- Reporting by candidates and political committees. Except for the obligation to report coordinated expenditures, the bill leaves substantially unchanged the CRA’s current requirements for reporting and disclosure by candidates and political committees – although, as noted, the definition of “political committee” would be considerably narrowed by the bill.
- Reporting of independent expenditures and covered transfers. Under Section 1 of the bill, any person who makes an independent expenditure or covered transfer of $1,000 or more that is not otherwise required to be reported must report to the Secretary of State (1) the name of the person making the expenditure or transfer and its amount and purpose; and (2) the names of the donors of all contributions over $200 to the person making the expenditure or transfer that were solicited or earmarked to make independent expenditures. In addition, for expenditures or transfers of over $3,000, the person making the expenditure or transfer must either (1) report the names of all its contributors of over $5,000; or (2) finance the expenditure from a segregated bank account that contains only individual donations earmarked for independent expenditures or covered transfers, and report the names of all contributors of over $200 to the account. Reports would have to be filed within 24 hours of making an expenditure of more than $3,000 within 14 days before an election, and within three days for all other expenditures.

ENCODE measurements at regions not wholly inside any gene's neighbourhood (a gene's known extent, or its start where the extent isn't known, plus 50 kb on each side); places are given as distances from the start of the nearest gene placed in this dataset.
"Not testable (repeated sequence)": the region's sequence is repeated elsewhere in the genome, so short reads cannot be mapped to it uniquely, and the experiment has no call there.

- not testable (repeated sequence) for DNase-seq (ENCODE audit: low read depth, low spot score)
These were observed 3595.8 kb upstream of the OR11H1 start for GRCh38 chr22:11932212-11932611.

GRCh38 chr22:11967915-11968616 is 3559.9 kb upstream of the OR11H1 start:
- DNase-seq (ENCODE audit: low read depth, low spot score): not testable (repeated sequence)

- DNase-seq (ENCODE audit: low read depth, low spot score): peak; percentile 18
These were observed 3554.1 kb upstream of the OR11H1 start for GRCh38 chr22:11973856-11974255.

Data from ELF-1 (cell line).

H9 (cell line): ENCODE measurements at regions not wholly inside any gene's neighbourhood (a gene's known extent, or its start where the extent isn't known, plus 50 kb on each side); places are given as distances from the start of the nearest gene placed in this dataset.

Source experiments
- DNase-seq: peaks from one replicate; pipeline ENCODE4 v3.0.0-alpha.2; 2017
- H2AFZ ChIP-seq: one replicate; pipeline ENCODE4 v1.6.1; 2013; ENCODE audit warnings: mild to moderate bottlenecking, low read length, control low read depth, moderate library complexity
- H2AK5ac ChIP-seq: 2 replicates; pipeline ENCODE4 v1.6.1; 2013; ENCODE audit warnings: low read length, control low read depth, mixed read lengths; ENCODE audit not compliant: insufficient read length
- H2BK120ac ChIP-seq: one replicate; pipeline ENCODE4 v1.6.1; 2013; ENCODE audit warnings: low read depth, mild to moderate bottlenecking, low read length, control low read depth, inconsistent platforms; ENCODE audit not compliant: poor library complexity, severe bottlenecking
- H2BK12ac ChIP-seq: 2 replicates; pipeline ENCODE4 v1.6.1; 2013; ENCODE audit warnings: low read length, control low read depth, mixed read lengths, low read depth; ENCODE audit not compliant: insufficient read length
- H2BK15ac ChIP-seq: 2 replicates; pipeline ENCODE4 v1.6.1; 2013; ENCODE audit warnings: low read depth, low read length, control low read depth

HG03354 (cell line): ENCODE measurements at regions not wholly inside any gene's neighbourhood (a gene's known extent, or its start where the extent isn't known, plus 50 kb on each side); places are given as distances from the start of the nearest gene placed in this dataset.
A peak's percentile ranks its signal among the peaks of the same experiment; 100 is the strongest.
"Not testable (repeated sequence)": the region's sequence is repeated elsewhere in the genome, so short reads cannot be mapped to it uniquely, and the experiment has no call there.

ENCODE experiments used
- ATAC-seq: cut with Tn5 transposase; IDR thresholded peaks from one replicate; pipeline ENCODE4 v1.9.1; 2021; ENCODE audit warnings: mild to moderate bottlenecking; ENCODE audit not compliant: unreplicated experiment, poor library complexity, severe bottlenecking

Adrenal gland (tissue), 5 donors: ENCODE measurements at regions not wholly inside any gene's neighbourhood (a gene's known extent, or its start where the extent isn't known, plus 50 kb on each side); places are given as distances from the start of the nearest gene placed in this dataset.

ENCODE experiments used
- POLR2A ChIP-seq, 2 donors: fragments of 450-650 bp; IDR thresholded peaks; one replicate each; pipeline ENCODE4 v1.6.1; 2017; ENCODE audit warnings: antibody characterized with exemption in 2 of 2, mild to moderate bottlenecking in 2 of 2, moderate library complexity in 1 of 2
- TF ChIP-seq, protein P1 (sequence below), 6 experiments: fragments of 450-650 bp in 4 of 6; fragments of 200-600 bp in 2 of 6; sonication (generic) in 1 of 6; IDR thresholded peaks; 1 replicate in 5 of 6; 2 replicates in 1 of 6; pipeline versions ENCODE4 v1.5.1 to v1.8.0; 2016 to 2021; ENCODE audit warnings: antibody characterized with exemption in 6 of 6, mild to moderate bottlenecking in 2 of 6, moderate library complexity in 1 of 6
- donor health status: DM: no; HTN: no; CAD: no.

- Disclaimers. Section 2 of the bill requires every person who makes a campaign expenditure, a coordinated expenditure or an independent expenditure of over $3,000 for an advertisement to include in the ad a statement of the names and contact information for the sponsors and principal funders. This provision would replace the unconstitutionally overbroad disclaimer requirements of the current law, which would be repealed by the bill.
- Changes in contribution limits. The current law imposes limits on the contributions that may be received by a candidate or political committee from any single contributor during a primary election or general election for the office being sought. The bill would apply these limits to every primary or general election instead of merely the elections in which the candidate is running. The effect of this change would be to apply the same total contribution limits over a four-year cycle to candidates for four-year offices as are currently applied to candidates for two-year offices. Contribution limits for political committees would also apply to each primary and each general election.
- Exemption from contribution limits. In accordance with recent court decisions, contributions to political committees that can only be used for independent expenditures – either because the committee makes only independent expenditures or because the contributions are deposited in a separate account that can only be used for that purpose – would be exempt from contribution limits.
- Increased civil penalties. The bill would increase, to $1,000 per violation and $20,000 total, the civil fines that may be imposed for violations of the CRA. The criminal penalties authorized by current law would remain unchanged.